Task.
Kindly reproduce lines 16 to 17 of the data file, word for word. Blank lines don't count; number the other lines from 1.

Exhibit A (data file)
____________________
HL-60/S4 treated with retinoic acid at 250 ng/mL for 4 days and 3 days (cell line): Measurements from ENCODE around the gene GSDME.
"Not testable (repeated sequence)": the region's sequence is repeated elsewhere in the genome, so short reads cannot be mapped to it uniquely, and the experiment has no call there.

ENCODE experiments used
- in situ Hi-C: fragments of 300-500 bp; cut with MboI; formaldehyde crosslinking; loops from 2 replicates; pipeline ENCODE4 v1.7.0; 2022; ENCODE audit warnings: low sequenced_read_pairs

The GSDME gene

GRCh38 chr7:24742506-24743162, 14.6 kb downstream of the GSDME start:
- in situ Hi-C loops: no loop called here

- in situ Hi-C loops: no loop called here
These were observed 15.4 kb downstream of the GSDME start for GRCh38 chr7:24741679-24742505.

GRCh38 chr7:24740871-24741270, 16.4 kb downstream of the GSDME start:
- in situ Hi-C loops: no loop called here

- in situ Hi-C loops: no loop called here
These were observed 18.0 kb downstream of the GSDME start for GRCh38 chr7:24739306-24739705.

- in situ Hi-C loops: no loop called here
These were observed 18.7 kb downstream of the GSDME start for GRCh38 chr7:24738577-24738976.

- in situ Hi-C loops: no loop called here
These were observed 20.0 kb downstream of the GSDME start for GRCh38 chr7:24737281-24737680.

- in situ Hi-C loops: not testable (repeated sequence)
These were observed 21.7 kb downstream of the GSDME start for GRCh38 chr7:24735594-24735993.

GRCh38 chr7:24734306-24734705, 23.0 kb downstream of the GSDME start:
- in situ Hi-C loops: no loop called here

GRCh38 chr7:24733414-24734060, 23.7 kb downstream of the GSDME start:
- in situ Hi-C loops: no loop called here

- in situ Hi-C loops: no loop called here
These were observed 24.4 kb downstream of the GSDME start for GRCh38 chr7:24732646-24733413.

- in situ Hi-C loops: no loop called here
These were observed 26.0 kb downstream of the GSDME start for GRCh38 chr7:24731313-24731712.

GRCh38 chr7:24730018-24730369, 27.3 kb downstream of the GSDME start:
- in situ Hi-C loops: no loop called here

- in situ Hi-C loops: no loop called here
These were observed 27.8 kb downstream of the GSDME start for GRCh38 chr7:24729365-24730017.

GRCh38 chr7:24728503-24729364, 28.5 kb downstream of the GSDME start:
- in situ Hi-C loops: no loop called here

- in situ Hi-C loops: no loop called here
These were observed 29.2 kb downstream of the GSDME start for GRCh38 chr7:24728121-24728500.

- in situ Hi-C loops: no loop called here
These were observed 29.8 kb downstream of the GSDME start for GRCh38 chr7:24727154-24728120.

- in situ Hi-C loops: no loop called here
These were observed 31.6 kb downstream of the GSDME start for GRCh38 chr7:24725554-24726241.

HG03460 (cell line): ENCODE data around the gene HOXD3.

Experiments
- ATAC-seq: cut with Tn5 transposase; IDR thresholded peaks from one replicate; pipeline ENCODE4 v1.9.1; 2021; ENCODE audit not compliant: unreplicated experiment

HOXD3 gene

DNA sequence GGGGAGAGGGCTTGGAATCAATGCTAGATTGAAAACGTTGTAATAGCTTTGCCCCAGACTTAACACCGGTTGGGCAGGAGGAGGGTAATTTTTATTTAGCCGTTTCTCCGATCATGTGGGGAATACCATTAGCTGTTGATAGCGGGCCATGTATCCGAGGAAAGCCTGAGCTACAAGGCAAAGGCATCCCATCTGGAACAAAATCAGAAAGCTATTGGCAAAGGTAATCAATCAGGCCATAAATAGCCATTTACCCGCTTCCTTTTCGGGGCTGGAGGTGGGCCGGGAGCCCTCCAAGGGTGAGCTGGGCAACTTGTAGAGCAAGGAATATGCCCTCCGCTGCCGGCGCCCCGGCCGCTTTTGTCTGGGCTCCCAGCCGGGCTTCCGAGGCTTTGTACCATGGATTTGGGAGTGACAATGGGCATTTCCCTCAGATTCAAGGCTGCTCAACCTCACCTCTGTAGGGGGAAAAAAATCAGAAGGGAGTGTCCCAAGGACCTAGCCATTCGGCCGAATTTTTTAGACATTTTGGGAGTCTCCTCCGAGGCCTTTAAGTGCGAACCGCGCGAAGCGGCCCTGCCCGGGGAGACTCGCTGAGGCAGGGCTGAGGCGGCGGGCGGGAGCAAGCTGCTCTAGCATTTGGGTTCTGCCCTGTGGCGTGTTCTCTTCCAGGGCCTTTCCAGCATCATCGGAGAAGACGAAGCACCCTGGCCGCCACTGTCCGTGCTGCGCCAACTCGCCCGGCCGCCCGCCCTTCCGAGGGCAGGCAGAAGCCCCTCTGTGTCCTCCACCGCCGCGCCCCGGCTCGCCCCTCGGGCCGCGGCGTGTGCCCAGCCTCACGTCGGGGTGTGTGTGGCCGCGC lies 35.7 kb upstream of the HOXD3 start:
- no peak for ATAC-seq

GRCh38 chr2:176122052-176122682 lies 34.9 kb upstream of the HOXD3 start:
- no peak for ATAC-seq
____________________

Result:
- in situ Hi-C loops: no loop called here
These were observed 20.0 kb downstream of the GSDME start for GRCh38 chr7:24737281-24737680.